Ultima Ratio Regum, Mark Johnson’s epic 10-year roguelike project, aims to do a lot of things, but first and foremost it aims to reinvent how we approach procedural generation in lore-heavy games. The traditional view of algorithm-based writing is that it hits roadblocks between expansive possibilities and convincing humanity. Though you can program a game to offer hundreds of different choices, many will inevitably end up sounding similar. It leads to criticisms of procedural generation as “soulless,” and many doubt that computers will ever be able to create realistic humanity in such a significant manner.
But Johnson’s experiments with Ultima Ratio Regum have taken leaps and bounds to remedy that. In the years that he’s already spent working on the game he’s dissected language to its essential components and dedicated hours to figuring out ways to differ speech; keeping it compelling without ignoring the small idiosyncrasies that mark all human beings. He has created systems that account for dialect, isolation, cultural biases, religious influence, and more.
For example, Johnson has split dialog into four distinct influences: sentence complexity, education, patience, and privacy. In addition to evaluating what information a character will know, these affect how long their sentences will be, what word choice they will use, how long they can tolerate pointless questions, etc. It attempts to combat the repetitive clicking of most RPG conversations. In Ultima Ratio Regum, a guard won’t be willing to sit through six instances of asking where the prison cells are, a beggar isn’t going to respond to your brief greeting in flowery language, and characters may choose not to disclose information that they already know.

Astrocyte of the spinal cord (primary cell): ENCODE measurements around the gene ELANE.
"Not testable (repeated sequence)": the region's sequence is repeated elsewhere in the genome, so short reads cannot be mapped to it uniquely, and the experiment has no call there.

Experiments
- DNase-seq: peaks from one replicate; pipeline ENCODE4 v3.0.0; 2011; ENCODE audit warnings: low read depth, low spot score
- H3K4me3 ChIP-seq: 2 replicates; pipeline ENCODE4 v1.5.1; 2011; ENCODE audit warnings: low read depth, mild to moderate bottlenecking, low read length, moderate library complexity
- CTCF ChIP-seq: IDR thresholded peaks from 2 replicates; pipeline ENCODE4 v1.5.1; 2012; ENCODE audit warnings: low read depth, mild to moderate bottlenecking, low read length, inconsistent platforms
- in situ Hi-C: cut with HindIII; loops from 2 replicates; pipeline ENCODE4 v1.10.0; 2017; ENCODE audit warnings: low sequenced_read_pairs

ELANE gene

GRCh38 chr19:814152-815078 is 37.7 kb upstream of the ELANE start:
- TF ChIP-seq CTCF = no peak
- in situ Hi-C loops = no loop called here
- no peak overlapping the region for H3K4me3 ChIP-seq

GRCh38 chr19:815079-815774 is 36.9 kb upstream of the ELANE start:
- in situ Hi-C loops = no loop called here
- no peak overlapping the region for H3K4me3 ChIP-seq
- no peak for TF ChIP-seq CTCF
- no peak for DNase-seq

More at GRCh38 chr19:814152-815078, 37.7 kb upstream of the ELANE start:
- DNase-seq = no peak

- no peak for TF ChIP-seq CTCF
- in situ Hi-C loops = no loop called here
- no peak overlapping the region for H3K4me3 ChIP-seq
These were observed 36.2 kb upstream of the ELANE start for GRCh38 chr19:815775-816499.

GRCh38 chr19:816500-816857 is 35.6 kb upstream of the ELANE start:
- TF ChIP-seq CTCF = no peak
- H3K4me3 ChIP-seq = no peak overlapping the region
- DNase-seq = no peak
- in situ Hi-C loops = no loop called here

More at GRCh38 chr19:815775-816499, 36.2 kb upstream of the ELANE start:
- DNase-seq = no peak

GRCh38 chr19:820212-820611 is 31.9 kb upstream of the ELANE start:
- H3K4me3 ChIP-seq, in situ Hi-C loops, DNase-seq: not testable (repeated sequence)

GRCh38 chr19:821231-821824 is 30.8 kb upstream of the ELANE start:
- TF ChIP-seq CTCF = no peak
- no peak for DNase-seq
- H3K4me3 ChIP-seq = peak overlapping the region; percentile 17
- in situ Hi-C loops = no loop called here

But Johnson’s isn’t the first one to experiment like this. For every innovation that he’s made, another exists unnoticed, draped in a genre too preoccupied to acknowledge its boldness. Yes, procedural generation is a first, but games have always tried to layer exception upon exception. A gender bias layered upon a racial bias layered upon a class bias provides just as tailor-made writing as procedural generation could—language was dissected into these parts long before Johnson came along. But to combine them is an ambitious goal: for humanity to not just be written, but be created, by something digital is still a theoretical idea.
It makes sense that, once broken down into sufficiently small parts, humanity could be replicated by a computer. The irrationalities of culture, dialect, and superstition can be approximated. Ultima Ratio Regum only seeks to prove their version of humanity is possible.
Johnson’s comprehensive devlog can be found on his website.